Secondly, managing devices directly from the internet would also benefit Service Desk & Desktop Support Teams with software deployment and device re-imaging available remotely if necessary.
We also knew having a pre-built platform simplified not only existing environments, but upgrade projects for Windows 10 deployment. Rapid acceleration of these projects are key, plus simplifying typically complex merger and acquisition projects.
Policy management was critical. We didn’t want people to re-invent the wheel starting from scratch (especially with Windows 10) so we reviewed the UK National Cyber Security Centre guidelines and built all the policy settings as templates for customers to use.
We also wanted to create a repository that was continually updated, helping customers with both Windows 10 images and core applications (such as Office), so we built these into the platform for customers to use. More importantly, if this work had already been done, customers have the ability to import these easily. With Windows-as-a-Service (WaaS) in Windows 10, the ongoing update management of the service is just as important as the deployment, so we worked hard to build this into the platform.
WannaCry (amongst other cyberthreats) highlighted the need for better Patch Management processes, and identified both technology and process gaps. We focussed on simplifying and creating a patching and OS updating framework in Pulse DMS, so our customers could use this approach should they need to.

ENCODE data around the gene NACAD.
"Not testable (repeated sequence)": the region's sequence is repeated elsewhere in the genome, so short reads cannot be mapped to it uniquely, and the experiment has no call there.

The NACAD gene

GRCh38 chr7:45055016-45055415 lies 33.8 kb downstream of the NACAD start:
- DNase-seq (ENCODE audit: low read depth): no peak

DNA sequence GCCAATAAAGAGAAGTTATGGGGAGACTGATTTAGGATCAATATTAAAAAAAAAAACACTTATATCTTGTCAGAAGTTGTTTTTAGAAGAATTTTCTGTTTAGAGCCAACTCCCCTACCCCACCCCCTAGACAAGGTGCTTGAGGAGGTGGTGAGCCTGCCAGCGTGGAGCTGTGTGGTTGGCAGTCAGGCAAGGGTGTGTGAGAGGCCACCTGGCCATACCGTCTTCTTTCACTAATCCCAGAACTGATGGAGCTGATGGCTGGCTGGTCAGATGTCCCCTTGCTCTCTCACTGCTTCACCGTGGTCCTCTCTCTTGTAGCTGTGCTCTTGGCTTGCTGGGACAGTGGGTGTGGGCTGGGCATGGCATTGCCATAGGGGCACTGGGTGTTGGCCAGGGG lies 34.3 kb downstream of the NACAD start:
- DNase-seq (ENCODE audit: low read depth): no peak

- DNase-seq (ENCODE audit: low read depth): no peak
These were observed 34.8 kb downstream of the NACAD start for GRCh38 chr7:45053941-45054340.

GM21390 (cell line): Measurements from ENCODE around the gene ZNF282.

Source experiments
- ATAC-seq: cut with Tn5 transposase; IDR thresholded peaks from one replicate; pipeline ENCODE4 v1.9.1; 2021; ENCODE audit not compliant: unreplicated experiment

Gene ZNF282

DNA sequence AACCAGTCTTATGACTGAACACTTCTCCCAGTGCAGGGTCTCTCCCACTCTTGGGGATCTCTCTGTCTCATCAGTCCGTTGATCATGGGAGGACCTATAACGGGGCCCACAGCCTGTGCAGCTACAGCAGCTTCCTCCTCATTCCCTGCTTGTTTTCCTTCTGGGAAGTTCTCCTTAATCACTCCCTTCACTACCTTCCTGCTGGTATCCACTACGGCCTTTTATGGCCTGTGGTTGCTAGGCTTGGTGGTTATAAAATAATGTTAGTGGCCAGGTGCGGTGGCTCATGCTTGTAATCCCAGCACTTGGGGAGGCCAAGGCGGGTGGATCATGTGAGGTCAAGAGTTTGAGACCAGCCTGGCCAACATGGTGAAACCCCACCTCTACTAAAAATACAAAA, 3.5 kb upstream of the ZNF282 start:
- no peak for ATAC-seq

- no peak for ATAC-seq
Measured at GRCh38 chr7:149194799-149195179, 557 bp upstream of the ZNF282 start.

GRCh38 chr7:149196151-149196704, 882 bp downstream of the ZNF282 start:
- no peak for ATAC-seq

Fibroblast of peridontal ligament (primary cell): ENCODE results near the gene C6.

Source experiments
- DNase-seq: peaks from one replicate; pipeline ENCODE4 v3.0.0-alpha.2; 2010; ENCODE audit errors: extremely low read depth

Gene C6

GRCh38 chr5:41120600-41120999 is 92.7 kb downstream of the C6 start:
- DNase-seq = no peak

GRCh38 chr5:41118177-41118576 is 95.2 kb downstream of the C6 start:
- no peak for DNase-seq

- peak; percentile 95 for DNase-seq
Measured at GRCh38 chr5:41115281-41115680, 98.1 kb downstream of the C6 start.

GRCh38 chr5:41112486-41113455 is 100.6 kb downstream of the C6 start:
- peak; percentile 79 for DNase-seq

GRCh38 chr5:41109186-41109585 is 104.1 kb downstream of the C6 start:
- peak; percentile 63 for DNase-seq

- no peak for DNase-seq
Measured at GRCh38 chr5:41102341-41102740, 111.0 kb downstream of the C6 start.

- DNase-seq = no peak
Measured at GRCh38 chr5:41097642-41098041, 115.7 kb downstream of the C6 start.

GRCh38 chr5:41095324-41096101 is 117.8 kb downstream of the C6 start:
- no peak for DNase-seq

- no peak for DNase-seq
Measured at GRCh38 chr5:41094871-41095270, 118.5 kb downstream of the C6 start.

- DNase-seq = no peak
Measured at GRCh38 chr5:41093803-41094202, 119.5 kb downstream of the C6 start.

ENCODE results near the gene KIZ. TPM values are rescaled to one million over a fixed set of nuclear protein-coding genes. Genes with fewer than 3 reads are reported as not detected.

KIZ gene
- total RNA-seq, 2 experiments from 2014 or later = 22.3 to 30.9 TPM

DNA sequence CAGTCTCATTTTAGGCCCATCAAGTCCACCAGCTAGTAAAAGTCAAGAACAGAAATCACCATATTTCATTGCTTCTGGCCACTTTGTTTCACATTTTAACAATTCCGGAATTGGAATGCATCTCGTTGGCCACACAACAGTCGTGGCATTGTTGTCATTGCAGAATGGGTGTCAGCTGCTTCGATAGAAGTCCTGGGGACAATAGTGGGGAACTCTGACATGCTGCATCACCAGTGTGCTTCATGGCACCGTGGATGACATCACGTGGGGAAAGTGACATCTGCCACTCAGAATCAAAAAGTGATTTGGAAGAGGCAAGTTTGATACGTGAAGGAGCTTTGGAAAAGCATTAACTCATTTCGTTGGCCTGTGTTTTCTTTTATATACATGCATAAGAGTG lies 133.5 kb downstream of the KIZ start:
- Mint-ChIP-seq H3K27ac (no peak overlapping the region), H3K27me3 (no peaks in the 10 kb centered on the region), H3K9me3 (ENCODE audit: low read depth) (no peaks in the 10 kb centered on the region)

Cloud-enabling ConfigMgr with Pulse DMS gave the ability to extend the reach of ConfigMgr beyond the network boundaries and reduce the reliance on end user-based VPN authentications. We can now patch, secure and report on compliance settings directly from the internet.
Using the Microsoft Azure Platform helped us integrate with Azure Active Directory (AD) services and provide a host of features such as multi-factor authentication (MFA), encryption and enable Windows Defender Advanced Threat Protection.
Although ConfigMgr is designed for enterprise, we wanted to make sure any business could easily use Pulse DMS.
We built Pulse DMS with two interfaces, so teams with little ConfigMgr experience can use this with little training or onboarding. Then as advanced scenarios are required, they can use the traditional administration console.
The idea was to allow an intuitive interface for The Service Desk, giving better visibility of the user, devices and application data which existed in ConfigMgr for better first line support resolution. Without needing the usual training the ConfigMgr console requires.
Zero on-premise infrastructure simplified the architectural and management needs for our customers too. Many of our early customers had benefited from this when migrating to Office 365 from exchange, so this was a key benefit.
What is Pulse DMS?
In my next blog, I’ll provide an overview of Pulse DMS, taking a deeper dive into the functionality, and also discuss the best uses of Pulse DMS and some scenarios where we have seen great results.